THE FATE OF THE CROSSWAYS
THE roads met and crossed in front of an angle of wayside
grass, across which ran the wall of an olive-farm. Along the
top of this wall a dozen or more pollard cypresses grew
together, the elastic forwardness of their growth restrained
by informal wattles. Two cypresses, unstinted in height,
stood erect at either end of the dark hedge, with beautiful formality like
towers, a little in advance of the others, since the wall made a shallow
curve just where they rose. Against the wall, half-way up its grey surface,
a stone seat had been built, a seat transformed by weather and use almost
to a natural object.
It seemed as if the builders expected that many people would sit down
on the long bench at that place ; yet as I approached I only saw one
figure in the centre—a woman’s. Her dress was dark and her thin fingers
lay on it at the knee, quite white and without movement of any kind. Her
feet had such hold of the ground they seemed to chain it. But the veil
round her head was fluttering and milky, her pale eyeballs drew in the
light till they were full of its beatitude, and the whole face conveyed to the
beholder such activity of an indwelling mind, in spite of the unusual
features, that the impression weighed down one’s breath. She seemed to
be a goddess, to belong to the universe just by the way she sat in that
common afternoon glow, beside that bit of wall.
I could not speak to her, and she did not move to look at me, although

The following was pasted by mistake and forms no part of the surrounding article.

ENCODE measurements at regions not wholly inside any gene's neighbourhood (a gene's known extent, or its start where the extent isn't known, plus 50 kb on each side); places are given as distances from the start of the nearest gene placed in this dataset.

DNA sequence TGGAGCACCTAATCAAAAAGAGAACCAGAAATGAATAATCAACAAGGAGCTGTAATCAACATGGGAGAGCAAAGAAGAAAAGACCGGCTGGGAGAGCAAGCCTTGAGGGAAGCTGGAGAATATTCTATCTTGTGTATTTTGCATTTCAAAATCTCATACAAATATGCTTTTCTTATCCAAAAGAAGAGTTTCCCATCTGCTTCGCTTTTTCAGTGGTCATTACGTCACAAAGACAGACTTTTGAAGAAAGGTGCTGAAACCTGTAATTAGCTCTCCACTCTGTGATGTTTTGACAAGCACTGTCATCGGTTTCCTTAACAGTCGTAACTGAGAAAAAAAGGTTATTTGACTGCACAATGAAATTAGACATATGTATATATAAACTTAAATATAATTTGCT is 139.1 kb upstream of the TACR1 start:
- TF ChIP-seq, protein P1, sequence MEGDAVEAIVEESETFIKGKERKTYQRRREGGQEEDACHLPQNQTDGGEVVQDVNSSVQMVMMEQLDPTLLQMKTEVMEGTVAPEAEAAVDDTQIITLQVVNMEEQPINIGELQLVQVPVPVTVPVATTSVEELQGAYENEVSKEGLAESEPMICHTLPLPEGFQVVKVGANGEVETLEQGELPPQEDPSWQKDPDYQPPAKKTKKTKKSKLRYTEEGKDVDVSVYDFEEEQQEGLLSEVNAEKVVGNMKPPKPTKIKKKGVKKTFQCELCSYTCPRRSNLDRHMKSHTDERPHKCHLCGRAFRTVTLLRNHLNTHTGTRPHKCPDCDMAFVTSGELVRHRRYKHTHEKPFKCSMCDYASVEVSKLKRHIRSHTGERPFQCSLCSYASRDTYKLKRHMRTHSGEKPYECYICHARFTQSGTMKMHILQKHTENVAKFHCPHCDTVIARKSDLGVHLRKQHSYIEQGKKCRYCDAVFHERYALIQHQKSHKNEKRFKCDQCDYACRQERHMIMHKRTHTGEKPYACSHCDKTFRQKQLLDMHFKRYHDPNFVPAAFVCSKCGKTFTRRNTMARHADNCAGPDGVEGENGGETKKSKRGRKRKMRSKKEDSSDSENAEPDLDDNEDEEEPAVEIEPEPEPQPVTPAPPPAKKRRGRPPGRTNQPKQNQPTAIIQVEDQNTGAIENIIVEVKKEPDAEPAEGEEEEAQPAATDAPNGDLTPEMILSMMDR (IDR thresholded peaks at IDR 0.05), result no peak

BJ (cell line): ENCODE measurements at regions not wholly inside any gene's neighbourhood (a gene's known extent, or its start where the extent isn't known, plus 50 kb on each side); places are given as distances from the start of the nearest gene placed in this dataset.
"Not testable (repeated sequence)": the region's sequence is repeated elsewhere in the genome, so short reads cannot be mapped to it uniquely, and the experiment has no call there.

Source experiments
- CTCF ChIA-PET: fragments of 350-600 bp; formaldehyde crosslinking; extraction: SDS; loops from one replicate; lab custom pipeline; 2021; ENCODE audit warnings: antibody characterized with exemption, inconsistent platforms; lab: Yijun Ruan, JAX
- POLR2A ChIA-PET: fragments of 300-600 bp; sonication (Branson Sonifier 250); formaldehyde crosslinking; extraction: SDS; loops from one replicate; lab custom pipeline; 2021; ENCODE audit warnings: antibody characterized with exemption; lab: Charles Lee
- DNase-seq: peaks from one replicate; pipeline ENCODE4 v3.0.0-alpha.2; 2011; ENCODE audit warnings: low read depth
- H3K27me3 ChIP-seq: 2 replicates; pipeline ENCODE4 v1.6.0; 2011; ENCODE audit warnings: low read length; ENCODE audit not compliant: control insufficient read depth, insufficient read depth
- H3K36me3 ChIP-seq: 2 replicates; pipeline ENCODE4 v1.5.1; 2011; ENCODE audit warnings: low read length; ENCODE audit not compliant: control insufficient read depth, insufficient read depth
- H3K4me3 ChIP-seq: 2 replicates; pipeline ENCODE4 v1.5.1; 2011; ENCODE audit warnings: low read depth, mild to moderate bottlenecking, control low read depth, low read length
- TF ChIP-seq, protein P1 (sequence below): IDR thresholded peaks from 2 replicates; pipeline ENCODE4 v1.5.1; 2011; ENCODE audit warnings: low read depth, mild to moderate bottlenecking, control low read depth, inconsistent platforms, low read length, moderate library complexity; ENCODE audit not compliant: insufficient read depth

I felt she drew me into her eyes, as she drew the light. I stood before her,
because I had to choose my road, for I was at crossways in my journey.
Should I turn to right or left? As I hesitated and cast about, a most
singular sense came over me that the seat was crowded. I could see
nothing; but as one feels there is teeming life in the grass, or in the stream,
when one’s perception is sensitive with its own life, so I felt that seat
occupied by presences, from the woman’s figure in the centre to the cypress
towers at each end. And I knew that as I was drawn into the goddess’s
eyes like the light, so these unseen companions of hers hung on my
choice as earthly things hang on the changes of the weather. With a fear
that was nearly blind, and intensity that was actual anguish, I made my
choice. . . . . I will not say whether to right or left.
But I had not gone far along the road, before all the fierce dogs in the
neighbouring farms began to howl in chorus, as if it had been midnight
instead of afternoon. I looked back—the woman was gone and the seat
was empty with the extreme voidness of a church at mid-day.
Then the truth came to me clear.
I had been in the presence of Hecate—the dogs howled again—of
Hecate and the Souls of the Dead who wander with her.
I sank down on my new road—if with adoration or mere collapse I
Ye Fates of the Wheel of Necessity, Clotho, Lachesis and Atropa, ye
are nothing as compared with the Fate of the Crossways, Hecate, who
wanders with the Dead.
The dogs no longer howled, but whimpered, and I went on direct.
Field, Michael. “The Fate of the Crossways.” The Dial, vol. 5, 1897, p. 11. Dial Digital Edition, edited by Lorraine Janzen Kooistra, 2019-2020. Yellow Nineties 2.0, Ryerson University Centre for Digital Humanities, 2020. https://1890s.ca/dialv5-field-fate/